(From the 2010 Rally to Restore Sanity. Photo: David Shankbone)
On October 24, DSA’s nationally elected leadership, the National Political Committee (NPC), voted to endorse California’s Proposition 10. This ballot initiative would expand rent control, preventing evictions and stabilizing communities in the face of gentrification.
Proposition 10, the Affordable Housing Act, would allow communities to expand and strengthen tenant protections, legalizing rent control for every California renter regardless of what kind of home they live in. It would do so by repealing the Costa-Hawkins Rental Housing Act: a corporate loophole that lines the pockets of Wall St. landlords like Blackstone — a major donor to the no on 10 campaign — by banning rent control on single family homes and units built after 1995, or the year rent control was previously established in a city (such as 1978 for Los Angeles and 1979 for San Francisco).
DSA chapters have been active in the coalition behind Proposition 10 since organizers began gathering signatures to place it on the ballot early this year, running extensive canvassing operations, phone banking, producing viral videos, and more. You can read a statement from California DSA chapters below.
Why We Support Proposition 10 and Universal Rent Control
We, the California chapters and organizing committees of the Democratic Socialists of America, share a vision of a California that belongs to the working class — where a right to the city means that residents democratically and collectively shape their surroundings and land is used for the needs of people and not for the profits of absentee landowners. That’s why we’re coming together to fight for Proposition 10 to repeal the Costa-Hawkins Rental Housing Act. Prop 10 paves the way for universal rent control in our communities, and is thus a critical step in our fight for housing all Californians with dignity, and eventually for the de-commodification of housing and land entirely.
Across the state, in our cities of varying sizes and scale, we see the same crisis: massive real estate corporations, millionaire landlords, bankers, property managers, and their allies — groups that are overwhelmingly composed of white men — are extracting more and more value from land at the expense of vulnerable tenants, kicking families out of their homes and onto the streets. One in three Californians pays more than half their income in rent, and over 100,000 individuals are unhoused. Thanks to Costa-Hawkins — signed by Republican Governor Pete Wilson in 1995 to stifle the housing justice movement and limit local democratic control over housing policy — cities cannot protect tenants from even the most extreme rent increases. As a result, over 2.5 million Californians have been forced to leave the state in search of affordable housing, destroying entire communities, particularly those occupied by people of color, in the process.
As the Democratic Party in California is thoroughly in the pocket of the real estate industry, efforts to repeal Costa-Hawkins have failed in the State Legislature. Fortunately, hundreds of thousands of Californians have joined the growing tenants movement to get Prop 10 on the ballot this November. DSA is joined by countless other progressive organizations in taking on some of the most shameless poverty profiteers in the country, like Blackstone, the largest private equity firm in the world, and other corporate landlords that stuff their pockets at the expense of struggling tenants. By the time this election comes, the opposition will likely spend over $100 million peddling lies to protect their profits.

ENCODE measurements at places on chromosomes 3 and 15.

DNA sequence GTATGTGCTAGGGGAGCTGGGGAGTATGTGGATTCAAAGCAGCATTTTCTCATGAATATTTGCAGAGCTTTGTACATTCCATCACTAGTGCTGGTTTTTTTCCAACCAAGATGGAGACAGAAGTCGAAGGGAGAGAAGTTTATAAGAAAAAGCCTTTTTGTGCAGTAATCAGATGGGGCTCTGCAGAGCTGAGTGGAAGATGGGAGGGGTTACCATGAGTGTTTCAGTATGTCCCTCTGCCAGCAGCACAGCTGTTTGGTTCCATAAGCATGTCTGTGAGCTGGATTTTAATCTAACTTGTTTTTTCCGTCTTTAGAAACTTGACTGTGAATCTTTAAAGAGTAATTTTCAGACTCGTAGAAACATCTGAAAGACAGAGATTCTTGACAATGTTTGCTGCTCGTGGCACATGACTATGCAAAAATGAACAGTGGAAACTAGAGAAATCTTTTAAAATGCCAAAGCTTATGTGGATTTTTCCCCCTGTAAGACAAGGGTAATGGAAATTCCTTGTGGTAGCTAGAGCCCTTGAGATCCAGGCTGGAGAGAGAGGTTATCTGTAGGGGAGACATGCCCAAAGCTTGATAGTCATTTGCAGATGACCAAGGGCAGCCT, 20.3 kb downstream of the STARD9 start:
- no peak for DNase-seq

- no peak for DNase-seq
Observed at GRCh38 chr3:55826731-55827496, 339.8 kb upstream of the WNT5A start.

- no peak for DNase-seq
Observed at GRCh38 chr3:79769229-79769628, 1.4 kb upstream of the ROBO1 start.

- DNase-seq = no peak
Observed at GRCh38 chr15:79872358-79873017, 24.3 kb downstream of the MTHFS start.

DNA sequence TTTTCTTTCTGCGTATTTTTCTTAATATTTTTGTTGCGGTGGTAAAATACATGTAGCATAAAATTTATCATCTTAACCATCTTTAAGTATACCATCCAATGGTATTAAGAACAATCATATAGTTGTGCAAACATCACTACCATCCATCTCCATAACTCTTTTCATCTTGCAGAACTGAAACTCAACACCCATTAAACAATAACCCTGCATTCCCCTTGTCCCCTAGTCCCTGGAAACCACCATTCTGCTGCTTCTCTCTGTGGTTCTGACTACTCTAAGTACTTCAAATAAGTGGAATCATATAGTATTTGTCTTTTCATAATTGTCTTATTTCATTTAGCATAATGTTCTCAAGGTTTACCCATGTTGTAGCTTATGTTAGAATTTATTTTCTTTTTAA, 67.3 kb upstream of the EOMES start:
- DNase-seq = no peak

Though we face an uphill battle against some of the richest people in the world, Proposition 10 is our first real opportunity to fight back and contest the exploitative relationship between tenants and landlords. A victory for Prop 10 will allow communities across California to place rent control on the single-family homes that have been gobbled up by Wall Street; extend rent control to apartments built after 1995, or the year that rent control was established in a city (so, for example, 1978 and 1979 for Los Angeles and San Francisco, respectively); and enact “vacancy control,” limiting rent increases for new tenants and thus getting rid of the perverse incentive for landlords to evict long-time renters. In short, Prop 10 will effectively legalize the strong, universal rent control that is so desperately needed right now.
For Universal Rent Control
We believe that every single tenant in California deserves the protection and stability rent control provides, which is why we’re calling for universal rent control. This demand includes two provisions currently outlawed by Costa-Hawkins: rent control on single-family homes, and vacancy control, which prevents landlords from raising rents to market-rate once a tenant vacates, thus preserving the affordability of our rent-controlled housing stock over time and removing the perverse “eviction bonus” that currently incentivizes landlords to harass and evict long-term tenants.
The benefits of rent control are easy to understand, well-documented, and robust — and they vastly outweigh the speculative and marginal negatives that are frequently touted by the real estate industry. Rent control is not a panacea, but it can put a forceful brake on this escalating crisis, and can do so immediately, and at very little cost to the state. Frankly, universal rent control is a no-brainer for those whose loyalties lie with tenants instead of corporate landlords and billionaire investors.
Rent control keeps families in their homes, restricting evictions and reducing homelessness. A recent study from Zillow demonstrated that every 5% increase in rents in Los Angeles pushes 2,000 more people into homelessness. In 1994 the city of Cambridge got rid of its rent control protections, and almost immediately rents shot up 50%, evictions increased by 33%, and 40% of tenants in regulated units had vacated. A study by the Bay Area Council Economic Institute found if rent control were eliminated in San Francisco, 16,000 households would find themselves in unaffordable housing overnight. The eviction crisis is a public health crisis, with mothers and children disproportionately bearing the burden. Rent control keeps vulnerable tenants in their homes and off the streets, plain and simple.